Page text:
Darth Vader as Beebe's "Opposing Personality"

Darth Vader as Beebe's "Opposing Personality"

And so now we’re ready to look at the real message behind the line that stunned Star Wars fans the world over:

“No. I am your father.”

The shock is not so much that Vader is Luke’s father; the shock is that, just as the good man who was Luke’s father turned to evil, so too could Luke — as could any of us.

The vision in the cave, of Vader’s mask cracked open with Luke’s face staring out from underneath, has dual (yet synonymous) meanings: on the one hand, it foreshadows the twist, that Vader is Luke’s father; on the other hand, it equates Luke with Vader. They are both sides of the same coin.

And so this is a problem we all must face up to eventually. Will we refuse to accept that we aren’t so different from our enemies after all, or will we integrate our Shadow, pulling it up into consciousness and realising the Self? This is no easy task.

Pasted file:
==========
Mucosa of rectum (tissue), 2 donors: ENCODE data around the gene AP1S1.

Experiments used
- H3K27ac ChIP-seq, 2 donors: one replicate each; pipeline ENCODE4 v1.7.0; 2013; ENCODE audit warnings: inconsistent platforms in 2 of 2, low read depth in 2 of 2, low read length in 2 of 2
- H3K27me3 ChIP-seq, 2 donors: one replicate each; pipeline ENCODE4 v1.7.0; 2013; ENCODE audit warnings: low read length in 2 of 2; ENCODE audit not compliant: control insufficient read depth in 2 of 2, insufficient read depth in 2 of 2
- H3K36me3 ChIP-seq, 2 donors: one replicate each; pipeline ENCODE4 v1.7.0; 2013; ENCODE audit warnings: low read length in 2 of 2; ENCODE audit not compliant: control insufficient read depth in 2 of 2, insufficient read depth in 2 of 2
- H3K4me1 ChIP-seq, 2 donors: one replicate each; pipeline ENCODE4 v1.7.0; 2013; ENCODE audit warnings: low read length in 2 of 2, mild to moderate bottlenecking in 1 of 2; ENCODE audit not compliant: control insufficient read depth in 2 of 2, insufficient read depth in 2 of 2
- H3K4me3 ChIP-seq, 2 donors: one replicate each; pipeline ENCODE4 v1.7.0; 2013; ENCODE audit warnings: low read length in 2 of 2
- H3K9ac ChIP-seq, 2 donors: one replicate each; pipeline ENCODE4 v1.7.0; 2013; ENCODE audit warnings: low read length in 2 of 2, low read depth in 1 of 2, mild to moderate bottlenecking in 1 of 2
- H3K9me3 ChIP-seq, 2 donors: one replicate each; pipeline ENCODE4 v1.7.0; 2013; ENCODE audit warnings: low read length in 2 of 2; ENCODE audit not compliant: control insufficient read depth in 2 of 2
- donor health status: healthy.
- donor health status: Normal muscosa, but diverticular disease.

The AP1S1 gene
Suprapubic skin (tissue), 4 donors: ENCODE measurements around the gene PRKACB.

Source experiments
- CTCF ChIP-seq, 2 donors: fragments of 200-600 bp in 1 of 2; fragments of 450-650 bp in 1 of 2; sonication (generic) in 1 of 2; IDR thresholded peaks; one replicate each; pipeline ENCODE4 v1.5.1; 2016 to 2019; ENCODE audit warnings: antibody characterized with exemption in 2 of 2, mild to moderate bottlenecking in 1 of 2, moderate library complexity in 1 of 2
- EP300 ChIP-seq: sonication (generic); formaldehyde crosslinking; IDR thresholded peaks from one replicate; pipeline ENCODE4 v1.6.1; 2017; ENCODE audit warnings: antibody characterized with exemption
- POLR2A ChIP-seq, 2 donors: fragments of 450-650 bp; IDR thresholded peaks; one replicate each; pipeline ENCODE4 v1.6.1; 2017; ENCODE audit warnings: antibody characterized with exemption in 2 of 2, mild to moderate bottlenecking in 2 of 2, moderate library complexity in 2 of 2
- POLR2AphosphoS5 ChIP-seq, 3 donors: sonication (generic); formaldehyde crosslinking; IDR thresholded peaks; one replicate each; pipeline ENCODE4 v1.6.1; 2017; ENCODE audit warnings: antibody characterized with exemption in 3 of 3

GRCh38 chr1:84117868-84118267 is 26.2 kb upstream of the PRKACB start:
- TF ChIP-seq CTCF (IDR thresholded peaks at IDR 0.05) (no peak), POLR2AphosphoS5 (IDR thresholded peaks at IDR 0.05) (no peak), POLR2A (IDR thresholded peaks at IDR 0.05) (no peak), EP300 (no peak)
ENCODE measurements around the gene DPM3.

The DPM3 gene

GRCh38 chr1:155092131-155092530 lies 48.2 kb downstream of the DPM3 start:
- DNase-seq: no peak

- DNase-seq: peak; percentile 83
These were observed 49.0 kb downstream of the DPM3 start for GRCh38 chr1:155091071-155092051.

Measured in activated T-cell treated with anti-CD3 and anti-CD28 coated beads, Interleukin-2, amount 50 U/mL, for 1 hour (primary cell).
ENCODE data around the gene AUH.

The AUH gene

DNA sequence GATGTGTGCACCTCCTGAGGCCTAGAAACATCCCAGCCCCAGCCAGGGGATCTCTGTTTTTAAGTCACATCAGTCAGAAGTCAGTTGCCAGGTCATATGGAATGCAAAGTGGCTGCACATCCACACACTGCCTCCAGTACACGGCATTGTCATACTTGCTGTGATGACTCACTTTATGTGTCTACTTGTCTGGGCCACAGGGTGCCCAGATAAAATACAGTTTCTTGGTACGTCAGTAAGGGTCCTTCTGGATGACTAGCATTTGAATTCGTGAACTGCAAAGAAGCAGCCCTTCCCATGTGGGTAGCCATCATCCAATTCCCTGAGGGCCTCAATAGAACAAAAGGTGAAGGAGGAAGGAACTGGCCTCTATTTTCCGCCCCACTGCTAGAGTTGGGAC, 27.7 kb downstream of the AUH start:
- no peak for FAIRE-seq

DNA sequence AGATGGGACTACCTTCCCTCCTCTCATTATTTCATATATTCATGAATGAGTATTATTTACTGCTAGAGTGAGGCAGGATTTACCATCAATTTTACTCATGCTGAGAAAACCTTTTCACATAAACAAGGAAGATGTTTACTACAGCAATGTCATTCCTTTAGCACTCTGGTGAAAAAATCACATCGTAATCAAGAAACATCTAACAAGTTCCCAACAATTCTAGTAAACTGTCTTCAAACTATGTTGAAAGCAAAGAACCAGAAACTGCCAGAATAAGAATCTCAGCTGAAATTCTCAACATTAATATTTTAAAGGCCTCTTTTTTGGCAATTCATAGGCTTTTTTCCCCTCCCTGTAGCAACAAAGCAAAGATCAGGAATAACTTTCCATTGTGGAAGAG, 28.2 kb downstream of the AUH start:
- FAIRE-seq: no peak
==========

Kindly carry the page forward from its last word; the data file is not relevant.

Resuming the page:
Good and Evil, Ego and Shadow: the light and the darkness. Luke Skywalker and Darth Vader: an archetypal duality.

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Technological Terror

October 12, 2009

“The ability to destroy a planet is insignificant next to the power of the Force,” intones the menacing Darth Vader as he stands in the Death Star conference room. And so it is — even a Dark Lord of the Sith can recognise this fact.

The Force is “an energy field created by all living things” — it is the vitality of life itself: that ground of being that is accessed through mythological motifs, prayer and meditation. The Death Star, on the other hand, is the antithesis of the experience of living, snuffing-out any bright flame of hope in the galaxy.

Admiral Motti and Darth Vader debate the effectiveness of the Death Star

Admiral Motti and Darth Vader debate the effectiveness of the Death Star

This is the line drawn between the feminine and masculine principles. The feminine is passive, introspective and compassionate, exemplified by none other than Qui-Gon Jinn in The Phantom Menace. The masculine, meanwhile, is active and aggressive, operating from the head instead of the heart.

Woman represents life: she is that from which all life enters the world. She is creative and organic, symbolised by Mother Nature herself; she is the Force.